The idea that traits acquired during a parent’s lifetime are then passed on to offspring is sometimes referred to as soft inheritence or Lamarckism (after the biologist Jean-Baptiste Lamarck) and was the prevailing view of trait heritability prior to Darwin. For example, back then it was theorized that giraffes evolved long necks because parents who regularly stretched upwards to reach food on high branches ended up giving birth to stretched-necked baby giraffes. However, what really happens is that genes are transmitted, rather than traits. Stretching to reach high branches will not change your genes, and so will not affect the necks of your offspring (whether or not you are a giraffe). Darwin’s contribution was to point out that genetically long-necked giraffes will be more likely to survive into adulthood and reproduce, and so will transmit the long-neck gene to offspring in greater numbers than their short-necked counterparts.
Actual interference with genes using miracle drugs will certainly complicate matters, and some gene therapy viruses might be able to penetrate the placenta (although the choice of viral vectors usually aims to avoid this). But, overall, the complications should only really emerge if mutagenesis happens before the parents conceive. And this certainly generates something of a plot-hole in the present case (although, admittedly, it is not as bad as the creation myth written into the original 1968-1973 pentalogy, which involved super-apes from the future travelling back in time in order to spawn their own species. Aaargh!).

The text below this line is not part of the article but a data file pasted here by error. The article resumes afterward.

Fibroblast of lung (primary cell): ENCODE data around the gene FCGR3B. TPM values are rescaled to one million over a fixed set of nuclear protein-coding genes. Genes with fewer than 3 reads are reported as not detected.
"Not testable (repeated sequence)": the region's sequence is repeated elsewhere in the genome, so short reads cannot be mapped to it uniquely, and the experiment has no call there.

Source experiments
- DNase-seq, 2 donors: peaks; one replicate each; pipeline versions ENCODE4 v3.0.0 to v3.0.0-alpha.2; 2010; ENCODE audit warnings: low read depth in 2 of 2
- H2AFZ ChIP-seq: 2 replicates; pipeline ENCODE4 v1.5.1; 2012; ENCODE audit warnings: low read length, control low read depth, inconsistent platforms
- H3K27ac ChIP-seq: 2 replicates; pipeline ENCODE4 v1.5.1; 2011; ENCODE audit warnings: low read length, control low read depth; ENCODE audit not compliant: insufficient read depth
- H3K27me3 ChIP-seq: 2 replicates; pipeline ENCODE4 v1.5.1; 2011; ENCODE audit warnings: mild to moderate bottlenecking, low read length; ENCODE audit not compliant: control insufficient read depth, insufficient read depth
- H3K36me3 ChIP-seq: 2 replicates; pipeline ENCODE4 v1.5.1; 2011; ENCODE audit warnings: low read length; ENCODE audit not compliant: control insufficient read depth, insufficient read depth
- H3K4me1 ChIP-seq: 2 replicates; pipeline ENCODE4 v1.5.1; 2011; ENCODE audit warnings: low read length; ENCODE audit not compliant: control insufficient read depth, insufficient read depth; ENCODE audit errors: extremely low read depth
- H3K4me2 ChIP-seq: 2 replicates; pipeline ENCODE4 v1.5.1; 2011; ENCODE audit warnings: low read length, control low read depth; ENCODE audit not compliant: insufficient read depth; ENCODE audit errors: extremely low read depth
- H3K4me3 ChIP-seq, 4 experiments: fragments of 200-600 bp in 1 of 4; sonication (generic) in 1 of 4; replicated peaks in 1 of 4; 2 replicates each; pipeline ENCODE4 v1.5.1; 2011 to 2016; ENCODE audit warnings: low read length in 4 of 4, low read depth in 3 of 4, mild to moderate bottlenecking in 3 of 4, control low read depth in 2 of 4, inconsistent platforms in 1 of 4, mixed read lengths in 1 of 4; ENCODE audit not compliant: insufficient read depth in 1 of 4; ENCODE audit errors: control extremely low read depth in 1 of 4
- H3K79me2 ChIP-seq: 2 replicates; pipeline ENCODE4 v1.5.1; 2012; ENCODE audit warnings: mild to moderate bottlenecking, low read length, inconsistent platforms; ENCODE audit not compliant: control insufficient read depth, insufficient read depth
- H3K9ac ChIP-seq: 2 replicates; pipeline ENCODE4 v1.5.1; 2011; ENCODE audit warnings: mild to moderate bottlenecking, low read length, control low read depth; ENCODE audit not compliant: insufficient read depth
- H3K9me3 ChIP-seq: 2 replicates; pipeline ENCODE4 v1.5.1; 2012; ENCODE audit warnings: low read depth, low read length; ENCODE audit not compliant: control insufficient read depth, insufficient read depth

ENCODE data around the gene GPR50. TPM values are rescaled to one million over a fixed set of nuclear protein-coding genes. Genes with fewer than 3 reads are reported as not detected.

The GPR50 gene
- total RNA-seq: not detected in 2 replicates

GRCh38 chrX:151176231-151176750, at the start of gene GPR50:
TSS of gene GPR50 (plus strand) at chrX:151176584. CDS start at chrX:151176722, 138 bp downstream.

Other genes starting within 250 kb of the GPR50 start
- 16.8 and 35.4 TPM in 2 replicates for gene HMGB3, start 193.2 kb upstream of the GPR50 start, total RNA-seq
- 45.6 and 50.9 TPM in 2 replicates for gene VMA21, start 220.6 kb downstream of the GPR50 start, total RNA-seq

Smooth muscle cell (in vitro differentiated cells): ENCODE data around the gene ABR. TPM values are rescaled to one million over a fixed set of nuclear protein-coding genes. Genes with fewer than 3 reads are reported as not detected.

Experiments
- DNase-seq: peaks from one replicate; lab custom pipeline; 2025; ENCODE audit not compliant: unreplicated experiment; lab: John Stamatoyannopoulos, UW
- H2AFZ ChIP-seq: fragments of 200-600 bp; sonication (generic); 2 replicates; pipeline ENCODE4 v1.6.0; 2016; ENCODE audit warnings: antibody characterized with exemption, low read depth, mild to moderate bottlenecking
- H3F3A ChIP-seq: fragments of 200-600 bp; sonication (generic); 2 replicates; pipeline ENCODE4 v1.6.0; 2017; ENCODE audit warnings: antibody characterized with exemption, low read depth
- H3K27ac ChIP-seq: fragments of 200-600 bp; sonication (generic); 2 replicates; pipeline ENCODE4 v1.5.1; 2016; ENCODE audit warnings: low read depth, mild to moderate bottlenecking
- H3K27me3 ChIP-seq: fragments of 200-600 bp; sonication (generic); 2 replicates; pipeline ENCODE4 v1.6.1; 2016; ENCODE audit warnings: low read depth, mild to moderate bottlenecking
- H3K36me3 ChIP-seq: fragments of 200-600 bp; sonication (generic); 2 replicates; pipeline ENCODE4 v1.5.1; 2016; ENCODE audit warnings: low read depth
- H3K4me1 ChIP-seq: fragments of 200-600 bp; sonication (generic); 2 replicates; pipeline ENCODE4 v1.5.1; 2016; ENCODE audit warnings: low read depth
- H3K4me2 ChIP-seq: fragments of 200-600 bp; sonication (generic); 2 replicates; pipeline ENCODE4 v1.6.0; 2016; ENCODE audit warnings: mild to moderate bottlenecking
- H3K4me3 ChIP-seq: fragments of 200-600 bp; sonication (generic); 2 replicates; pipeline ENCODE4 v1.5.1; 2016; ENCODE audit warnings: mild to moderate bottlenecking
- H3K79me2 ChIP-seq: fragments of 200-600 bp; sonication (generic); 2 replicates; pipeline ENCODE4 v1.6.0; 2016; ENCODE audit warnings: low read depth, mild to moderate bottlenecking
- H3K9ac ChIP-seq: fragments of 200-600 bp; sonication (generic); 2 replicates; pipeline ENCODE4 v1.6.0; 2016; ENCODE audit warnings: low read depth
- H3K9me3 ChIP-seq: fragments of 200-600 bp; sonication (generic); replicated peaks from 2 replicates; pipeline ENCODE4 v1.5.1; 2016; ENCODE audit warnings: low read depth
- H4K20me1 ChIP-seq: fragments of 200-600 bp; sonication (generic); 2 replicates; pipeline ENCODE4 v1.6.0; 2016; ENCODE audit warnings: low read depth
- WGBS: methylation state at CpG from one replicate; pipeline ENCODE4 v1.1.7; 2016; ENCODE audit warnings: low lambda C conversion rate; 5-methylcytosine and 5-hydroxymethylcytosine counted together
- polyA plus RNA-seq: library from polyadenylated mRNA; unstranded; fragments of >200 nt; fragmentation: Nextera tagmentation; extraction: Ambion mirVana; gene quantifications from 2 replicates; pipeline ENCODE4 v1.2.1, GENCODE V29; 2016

This is the actual ending of the 1971 movie. Don't have nightmares!
There are a few other smaller problems with the portrayal of evolution in the movie. For example, right at the end, Caesar displays a startling ability that would require far more than just an increase in intelligence, it would also require a plethora of anatomical and physiological attributes (a larger larynx, for one thing) which in human evolution took several thousand generations to emerge. The idea that intelligence-boosting genes or cellular alterations in brain anatomy would achieve this on their own is, well, a bit silly.
And of course, the notion that hundreds of contaminated apes can become super-intelligent instantaneously upon exposure to the gene therapy is completely ludicrous in the context of the role of genetic transmission in influencing biological evolution, and thus in the context of genes themselves.
Don’t get me wrong. This movie is very watchable and good fun and if this were a review, I’d be happy to give it a thumbs-up. It is, after all, fiction. It’s just that ‘Evolution Becomes Revolution‘ is a silly tagline. It’s as though the word ‘Evolution’ is thrown in merely to refer to the presence of apes in the storyline, as if the descent of man from apes is the main thing that evolution involves.
In fact, ‘Something-that-isn’t-evolution-and-has-little-or-nothing-to-do-with-it Becomes Spectacular-CGI-emblazoned-morality-and-action-based-mass-entertainment‘ would have been more accurate.
Brian Hughes is an academic psychologist and university professor in Galway, Ireland, specialising in stress, health, and the application of psychology to social issues. He writes widely on the psychology of empiricism and of empirically disputable claims, especially as they pertain to science, health, medicine, and politics.